FBI Acknowledges Trump Backers Discussed ‘Revolution’ Before Jan. 6th

FBI Director Christopher Wray and other senior Bureau officials have consistently downplayed the intelligence value of social media posts by Trump supporters prior to the January 6th Capitol riot, suggesting the agency had no “actionable” warning that the Capitol would be targeted by a mob. But according to a document entered into court records last week, an FBI agent acknowledged in a February investigative report that angry Trump supporters were talking openly in the days before the riot about bringing guns to the Capitol to start a “revolution.”

According to the report by FBI Special Agent Patricia Norden, a review of “open source and social media posts leading up to and during the event indicates that individuals participating in the ‘Stop the Steal,’ rally were angered about the results of the 2020 presidential election and felt that Joseph Biden had unlawfully been declared ‘President-Elect.'” The report goes on to say that “users in multiple online groups and platforms discussed traveling to the Capitol armed or making plans to start a ‘revolution’ on that day.”

WASHINGTON, DC – JANUARY 06: Protesters interact with Capitol Police inside the U.S. Capitol Building on January 06, 2021 in Washington, DC. Congress held a joint session today to ratify President-elect Joe Biden’s 306-232 Electoral College win over President Donald Trump. A group of Republican senators said they would reject the Electoral College votes of several states unless Congress appointed a commission to audit the election results. (Photo by Win McNamee/Getty Images)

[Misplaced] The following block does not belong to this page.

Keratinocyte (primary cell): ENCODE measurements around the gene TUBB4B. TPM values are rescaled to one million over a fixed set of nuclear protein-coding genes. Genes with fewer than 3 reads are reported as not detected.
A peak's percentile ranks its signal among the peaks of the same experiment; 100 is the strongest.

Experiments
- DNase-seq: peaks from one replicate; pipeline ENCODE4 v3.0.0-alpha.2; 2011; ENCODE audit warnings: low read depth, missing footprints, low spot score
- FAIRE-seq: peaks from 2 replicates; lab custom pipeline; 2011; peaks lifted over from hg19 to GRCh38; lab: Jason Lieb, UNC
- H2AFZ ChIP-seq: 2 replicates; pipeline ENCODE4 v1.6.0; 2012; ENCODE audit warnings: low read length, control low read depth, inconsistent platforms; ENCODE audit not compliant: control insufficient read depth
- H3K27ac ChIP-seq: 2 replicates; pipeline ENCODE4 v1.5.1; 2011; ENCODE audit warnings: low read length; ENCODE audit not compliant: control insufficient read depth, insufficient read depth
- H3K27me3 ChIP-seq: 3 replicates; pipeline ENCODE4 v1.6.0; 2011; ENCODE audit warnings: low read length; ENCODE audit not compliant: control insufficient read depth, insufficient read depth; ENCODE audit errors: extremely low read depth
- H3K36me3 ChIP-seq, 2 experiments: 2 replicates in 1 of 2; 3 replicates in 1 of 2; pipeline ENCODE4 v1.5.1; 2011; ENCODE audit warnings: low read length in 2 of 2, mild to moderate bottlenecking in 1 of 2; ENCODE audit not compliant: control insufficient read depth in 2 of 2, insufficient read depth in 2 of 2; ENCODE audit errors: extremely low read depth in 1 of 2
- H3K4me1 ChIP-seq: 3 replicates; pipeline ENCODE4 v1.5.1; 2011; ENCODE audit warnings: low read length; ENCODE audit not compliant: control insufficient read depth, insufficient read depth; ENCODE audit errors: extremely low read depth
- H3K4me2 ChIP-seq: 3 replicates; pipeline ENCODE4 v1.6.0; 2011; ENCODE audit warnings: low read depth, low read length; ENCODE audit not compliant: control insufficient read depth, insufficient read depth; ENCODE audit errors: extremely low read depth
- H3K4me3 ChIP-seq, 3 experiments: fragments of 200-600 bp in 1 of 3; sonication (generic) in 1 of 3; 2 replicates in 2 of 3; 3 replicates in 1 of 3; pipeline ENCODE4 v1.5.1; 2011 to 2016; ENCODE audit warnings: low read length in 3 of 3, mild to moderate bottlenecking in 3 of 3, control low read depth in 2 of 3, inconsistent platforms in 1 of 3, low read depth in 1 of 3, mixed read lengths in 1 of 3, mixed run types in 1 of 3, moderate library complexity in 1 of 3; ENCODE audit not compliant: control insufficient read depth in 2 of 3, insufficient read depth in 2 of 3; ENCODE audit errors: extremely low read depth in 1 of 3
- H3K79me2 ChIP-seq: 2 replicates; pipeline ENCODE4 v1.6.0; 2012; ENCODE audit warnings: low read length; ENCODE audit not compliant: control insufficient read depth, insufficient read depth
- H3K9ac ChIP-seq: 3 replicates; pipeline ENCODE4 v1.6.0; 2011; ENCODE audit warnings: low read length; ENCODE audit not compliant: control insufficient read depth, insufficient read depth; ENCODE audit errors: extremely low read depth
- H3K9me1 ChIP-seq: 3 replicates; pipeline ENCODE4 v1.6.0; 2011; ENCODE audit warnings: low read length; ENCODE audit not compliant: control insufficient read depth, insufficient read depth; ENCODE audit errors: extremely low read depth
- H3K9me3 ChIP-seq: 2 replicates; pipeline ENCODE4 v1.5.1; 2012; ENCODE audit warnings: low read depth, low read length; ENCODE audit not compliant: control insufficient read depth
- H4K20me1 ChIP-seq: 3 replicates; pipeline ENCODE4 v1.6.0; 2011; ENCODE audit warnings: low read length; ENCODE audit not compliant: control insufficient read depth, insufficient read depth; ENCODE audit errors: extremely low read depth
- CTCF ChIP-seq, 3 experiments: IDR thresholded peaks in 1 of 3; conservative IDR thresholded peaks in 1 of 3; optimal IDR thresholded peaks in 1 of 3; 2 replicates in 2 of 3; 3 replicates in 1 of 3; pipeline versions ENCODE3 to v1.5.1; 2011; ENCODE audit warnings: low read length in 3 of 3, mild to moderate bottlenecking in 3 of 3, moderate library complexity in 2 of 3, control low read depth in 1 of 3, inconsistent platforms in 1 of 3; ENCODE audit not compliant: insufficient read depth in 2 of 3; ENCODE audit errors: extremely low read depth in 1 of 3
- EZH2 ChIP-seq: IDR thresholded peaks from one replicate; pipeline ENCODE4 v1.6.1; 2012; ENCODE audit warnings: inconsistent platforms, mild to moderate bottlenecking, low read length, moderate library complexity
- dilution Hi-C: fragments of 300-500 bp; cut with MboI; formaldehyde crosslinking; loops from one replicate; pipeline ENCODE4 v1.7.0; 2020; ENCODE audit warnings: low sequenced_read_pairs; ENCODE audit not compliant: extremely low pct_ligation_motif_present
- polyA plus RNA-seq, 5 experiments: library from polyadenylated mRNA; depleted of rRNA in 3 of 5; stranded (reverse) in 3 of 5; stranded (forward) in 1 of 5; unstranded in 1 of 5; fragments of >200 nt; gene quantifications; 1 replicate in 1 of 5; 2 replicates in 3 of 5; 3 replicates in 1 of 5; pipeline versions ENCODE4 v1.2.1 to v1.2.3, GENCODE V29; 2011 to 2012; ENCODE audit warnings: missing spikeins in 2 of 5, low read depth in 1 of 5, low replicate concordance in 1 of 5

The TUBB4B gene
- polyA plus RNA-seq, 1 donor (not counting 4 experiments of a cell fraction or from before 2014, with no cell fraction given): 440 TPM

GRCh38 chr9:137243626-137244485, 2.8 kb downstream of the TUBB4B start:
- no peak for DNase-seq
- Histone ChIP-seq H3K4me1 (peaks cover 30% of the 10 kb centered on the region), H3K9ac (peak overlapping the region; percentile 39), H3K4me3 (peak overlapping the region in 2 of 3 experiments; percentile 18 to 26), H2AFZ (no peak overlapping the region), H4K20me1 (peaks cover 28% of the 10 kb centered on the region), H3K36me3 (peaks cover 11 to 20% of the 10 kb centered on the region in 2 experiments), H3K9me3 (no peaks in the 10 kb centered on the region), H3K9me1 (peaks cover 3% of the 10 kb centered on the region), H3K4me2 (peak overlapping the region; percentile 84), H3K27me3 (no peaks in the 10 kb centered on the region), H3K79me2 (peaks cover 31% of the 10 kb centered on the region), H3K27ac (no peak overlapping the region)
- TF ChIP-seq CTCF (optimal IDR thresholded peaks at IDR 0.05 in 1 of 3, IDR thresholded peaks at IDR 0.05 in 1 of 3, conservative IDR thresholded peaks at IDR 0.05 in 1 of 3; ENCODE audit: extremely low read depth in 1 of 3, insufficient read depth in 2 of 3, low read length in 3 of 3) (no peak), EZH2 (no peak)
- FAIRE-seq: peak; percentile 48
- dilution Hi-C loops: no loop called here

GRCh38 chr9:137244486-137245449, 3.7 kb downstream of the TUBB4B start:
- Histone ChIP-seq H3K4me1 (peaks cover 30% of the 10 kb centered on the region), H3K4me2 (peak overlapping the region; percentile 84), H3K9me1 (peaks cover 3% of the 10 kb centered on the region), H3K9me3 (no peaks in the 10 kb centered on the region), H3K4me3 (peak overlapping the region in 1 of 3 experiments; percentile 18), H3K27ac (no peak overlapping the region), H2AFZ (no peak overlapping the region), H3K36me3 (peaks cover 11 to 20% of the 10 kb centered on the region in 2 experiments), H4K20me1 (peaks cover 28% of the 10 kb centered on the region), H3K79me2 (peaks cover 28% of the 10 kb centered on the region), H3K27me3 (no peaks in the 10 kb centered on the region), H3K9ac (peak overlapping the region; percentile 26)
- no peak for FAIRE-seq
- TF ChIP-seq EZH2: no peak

Norden cited the posts as part of the FBI’s justification for opening an investigation into former NYPD officer Thomas Webster, who was indicted in March on seven counts after he admitted attacking a Capitol police officer on January 6th. Webster, who has pleaded not guilty, says he was struck first; a federal prosecutor said Webster displayed “pure rage” befitting a “junkyard dog.” Video of the alleged assault was released Thursday. Norden’s report didn’t accuse Webster of being involved in the social media agitation.

The FBI document doesn’t say whether their review of social media posts was conducted before or after January 6th, but the language in the document contrasts with how FBI Director Wray has described what experts say was a vast trove of open-source intelligence, beginning in December, pointing to potential violence at the Capitol on January 6th, the day Congress was to count the electoral votes showing Biden’s victory.

Wray did not explain exactly what the FBI did know, and why the bureau didn’t do more, including publishing an intelligence bulletin, in response to thousands of social media posts threatening violence in the weeks before January 6th.

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